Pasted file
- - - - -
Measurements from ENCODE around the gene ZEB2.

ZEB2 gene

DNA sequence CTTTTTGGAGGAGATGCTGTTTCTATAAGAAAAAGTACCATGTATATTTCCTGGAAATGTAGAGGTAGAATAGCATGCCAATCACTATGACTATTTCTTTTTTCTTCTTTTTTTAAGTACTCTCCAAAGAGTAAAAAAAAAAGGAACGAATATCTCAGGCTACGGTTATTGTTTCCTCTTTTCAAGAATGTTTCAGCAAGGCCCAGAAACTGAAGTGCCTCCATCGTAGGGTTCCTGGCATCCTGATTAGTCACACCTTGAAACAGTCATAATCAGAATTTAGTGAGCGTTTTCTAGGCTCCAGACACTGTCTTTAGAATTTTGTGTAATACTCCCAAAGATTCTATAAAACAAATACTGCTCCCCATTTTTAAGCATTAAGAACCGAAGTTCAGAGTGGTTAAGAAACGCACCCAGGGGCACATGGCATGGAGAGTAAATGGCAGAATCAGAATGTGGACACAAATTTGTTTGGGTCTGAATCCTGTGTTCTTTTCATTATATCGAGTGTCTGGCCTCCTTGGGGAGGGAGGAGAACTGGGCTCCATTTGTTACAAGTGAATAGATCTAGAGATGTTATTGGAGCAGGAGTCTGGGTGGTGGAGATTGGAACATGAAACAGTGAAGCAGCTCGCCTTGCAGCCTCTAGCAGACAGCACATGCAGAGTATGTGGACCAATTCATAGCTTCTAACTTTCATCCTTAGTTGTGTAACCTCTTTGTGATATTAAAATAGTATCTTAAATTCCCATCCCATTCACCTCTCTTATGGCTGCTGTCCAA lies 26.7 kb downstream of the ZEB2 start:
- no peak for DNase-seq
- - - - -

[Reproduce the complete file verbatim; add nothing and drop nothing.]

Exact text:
Measurements from ENCODE around the gene ZEB2.

ZEB2 gene

DNA sequence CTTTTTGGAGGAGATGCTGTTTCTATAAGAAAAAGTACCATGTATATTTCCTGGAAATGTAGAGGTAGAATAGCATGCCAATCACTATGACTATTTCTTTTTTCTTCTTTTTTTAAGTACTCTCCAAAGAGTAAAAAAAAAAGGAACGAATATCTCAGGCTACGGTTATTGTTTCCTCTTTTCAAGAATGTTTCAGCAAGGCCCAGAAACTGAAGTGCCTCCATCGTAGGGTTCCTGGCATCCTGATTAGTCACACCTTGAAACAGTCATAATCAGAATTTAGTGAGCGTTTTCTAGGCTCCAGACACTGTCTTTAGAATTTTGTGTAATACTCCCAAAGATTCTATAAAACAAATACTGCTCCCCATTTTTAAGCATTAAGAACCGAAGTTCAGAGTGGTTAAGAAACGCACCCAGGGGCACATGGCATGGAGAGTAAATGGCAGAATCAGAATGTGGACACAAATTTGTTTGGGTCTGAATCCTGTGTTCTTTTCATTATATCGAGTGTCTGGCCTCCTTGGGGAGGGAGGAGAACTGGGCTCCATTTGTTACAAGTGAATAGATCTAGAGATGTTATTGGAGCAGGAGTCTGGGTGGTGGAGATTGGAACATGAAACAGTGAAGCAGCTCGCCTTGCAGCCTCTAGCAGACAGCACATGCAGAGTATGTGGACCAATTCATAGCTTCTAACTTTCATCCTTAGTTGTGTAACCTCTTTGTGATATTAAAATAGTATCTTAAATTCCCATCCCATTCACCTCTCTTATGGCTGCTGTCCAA lies 26.7 kb downstream of the ZEB2 start:
- no peak for DNase-seq